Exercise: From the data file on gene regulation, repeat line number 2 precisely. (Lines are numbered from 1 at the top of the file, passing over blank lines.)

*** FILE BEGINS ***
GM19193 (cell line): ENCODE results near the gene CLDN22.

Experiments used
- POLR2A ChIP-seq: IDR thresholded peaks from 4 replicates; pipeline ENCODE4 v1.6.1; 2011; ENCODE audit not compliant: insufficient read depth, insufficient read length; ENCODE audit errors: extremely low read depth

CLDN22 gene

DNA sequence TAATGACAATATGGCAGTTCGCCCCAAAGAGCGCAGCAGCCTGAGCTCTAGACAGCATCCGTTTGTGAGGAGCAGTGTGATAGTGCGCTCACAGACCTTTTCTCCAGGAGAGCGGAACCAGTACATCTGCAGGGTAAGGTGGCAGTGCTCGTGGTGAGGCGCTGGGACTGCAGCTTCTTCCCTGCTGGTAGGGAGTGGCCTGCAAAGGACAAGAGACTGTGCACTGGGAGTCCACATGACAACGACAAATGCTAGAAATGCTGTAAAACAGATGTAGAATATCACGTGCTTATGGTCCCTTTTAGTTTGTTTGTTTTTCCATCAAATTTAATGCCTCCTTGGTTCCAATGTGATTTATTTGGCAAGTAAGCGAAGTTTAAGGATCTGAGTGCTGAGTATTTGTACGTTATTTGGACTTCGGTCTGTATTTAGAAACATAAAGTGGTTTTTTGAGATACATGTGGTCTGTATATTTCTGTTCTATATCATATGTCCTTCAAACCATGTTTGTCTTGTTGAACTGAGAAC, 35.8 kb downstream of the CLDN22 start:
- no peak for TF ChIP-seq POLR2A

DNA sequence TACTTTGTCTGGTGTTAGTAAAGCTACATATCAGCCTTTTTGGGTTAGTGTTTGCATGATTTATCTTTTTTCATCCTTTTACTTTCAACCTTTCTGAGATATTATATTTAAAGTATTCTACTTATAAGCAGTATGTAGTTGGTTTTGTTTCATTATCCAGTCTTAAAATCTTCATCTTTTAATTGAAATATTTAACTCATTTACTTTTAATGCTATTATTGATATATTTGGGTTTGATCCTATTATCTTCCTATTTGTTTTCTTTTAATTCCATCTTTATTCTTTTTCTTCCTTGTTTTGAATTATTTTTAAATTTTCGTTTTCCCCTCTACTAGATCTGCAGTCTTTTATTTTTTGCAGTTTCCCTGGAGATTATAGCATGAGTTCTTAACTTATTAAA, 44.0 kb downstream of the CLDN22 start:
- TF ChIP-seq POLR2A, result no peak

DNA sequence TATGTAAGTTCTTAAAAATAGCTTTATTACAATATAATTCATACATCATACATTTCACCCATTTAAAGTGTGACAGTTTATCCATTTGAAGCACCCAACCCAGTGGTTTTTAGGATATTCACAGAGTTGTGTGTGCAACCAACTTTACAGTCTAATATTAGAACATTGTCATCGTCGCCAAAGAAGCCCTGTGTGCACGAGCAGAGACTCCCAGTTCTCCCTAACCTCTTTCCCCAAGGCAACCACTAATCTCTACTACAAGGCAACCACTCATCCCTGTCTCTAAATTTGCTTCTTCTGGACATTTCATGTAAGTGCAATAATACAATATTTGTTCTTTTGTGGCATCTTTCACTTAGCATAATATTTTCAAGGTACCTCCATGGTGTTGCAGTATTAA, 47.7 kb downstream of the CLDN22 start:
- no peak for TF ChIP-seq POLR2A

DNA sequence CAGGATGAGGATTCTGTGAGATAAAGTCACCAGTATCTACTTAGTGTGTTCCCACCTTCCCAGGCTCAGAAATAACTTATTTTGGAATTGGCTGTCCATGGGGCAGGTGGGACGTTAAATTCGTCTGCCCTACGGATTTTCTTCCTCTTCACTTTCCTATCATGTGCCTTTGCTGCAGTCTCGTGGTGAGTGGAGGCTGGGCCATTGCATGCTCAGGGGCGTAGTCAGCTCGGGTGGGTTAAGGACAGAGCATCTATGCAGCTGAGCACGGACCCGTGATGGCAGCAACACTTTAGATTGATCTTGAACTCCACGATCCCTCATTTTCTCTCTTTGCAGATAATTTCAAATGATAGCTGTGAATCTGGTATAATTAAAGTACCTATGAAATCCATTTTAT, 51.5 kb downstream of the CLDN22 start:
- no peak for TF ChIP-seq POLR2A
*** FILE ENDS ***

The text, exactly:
Experiments used